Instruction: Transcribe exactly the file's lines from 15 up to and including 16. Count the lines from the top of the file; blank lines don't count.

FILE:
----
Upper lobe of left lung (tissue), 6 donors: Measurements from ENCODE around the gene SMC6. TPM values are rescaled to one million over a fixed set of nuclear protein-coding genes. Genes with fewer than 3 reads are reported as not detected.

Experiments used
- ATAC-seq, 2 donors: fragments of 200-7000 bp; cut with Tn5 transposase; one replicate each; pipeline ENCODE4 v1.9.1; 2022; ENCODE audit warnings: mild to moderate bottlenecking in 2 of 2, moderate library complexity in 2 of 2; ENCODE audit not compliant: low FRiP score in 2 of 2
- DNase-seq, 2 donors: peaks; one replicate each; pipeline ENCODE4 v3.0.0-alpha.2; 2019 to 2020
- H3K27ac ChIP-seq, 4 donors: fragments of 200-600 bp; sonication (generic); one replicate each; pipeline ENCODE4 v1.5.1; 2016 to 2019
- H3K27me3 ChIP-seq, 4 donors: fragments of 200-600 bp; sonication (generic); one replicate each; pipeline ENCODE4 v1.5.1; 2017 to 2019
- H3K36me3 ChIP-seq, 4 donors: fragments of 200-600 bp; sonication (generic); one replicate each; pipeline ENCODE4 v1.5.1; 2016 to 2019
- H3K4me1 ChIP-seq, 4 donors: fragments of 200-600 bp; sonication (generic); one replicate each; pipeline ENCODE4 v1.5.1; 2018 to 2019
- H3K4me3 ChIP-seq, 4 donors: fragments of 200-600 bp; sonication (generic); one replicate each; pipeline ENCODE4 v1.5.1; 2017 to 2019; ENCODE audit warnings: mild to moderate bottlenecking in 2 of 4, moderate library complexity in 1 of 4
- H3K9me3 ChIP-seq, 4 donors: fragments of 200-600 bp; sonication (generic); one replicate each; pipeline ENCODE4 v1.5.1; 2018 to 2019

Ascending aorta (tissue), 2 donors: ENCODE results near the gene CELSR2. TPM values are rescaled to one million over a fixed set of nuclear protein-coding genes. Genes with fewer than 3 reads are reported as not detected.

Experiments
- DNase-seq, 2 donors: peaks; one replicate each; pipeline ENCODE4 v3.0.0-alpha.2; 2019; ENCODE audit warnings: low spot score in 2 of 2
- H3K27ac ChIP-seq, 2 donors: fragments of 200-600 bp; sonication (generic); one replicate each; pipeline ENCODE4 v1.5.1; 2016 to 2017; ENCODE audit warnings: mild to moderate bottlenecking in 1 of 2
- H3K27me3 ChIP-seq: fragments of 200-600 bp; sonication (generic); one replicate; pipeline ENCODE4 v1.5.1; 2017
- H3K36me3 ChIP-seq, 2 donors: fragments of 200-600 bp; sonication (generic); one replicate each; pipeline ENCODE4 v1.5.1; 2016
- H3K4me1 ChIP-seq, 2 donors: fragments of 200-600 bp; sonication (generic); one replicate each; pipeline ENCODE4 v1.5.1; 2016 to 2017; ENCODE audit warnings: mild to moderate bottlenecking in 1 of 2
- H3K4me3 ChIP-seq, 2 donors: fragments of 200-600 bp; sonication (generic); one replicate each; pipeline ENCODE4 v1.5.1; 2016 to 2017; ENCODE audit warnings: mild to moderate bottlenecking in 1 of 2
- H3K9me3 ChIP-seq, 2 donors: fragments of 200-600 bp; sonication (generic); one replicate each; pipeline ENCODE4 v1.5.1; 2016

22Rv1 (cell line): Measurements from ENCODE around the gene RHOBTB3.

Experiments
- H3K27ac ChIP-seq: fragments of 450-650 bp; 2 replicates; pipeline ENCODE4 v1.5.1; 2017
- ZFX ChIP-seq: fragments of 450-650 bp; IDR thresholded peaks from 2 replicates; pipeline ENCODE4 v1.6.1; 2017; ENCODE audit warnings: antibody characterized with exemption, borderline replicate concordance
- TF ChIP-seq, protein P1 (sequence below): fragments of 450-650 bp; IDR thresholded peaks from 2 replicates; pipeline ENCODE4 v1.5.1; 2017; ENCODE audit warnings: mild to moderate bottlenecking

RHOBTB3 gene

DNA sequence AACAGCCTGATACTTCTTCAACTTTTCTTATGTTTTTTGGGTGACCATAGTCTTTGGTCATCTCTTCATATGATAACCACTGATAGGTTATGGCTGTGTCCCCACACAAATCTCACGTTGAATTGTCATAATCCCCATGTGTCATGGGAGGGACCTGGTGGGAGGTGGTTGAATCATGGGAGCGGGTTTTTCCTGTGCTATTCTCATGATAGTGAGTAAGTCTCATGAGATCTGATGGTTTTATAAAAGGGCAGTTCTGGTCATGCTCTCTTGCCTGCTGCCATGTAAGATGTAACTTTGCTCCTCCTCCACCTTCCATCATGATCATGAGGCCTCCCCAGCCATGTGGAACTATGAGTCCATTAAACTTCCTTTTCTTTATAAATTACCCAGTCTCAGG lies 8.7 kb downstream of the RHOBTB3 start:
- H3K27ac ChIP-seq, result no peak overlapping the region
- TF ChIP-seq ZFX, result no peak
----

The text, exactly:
- H3K27me3 ChIP-seq: fragments of 200-600 bp; sonication (generic); one replicate; pipeline ENCODE4 v1.5.1; 2017
- H3K36me3 ChIP-seq, 2 donors: fragments of 200-600 bp; sonication (generic); one replicate each; pipeline ENCODE4 v1.5.1; 2016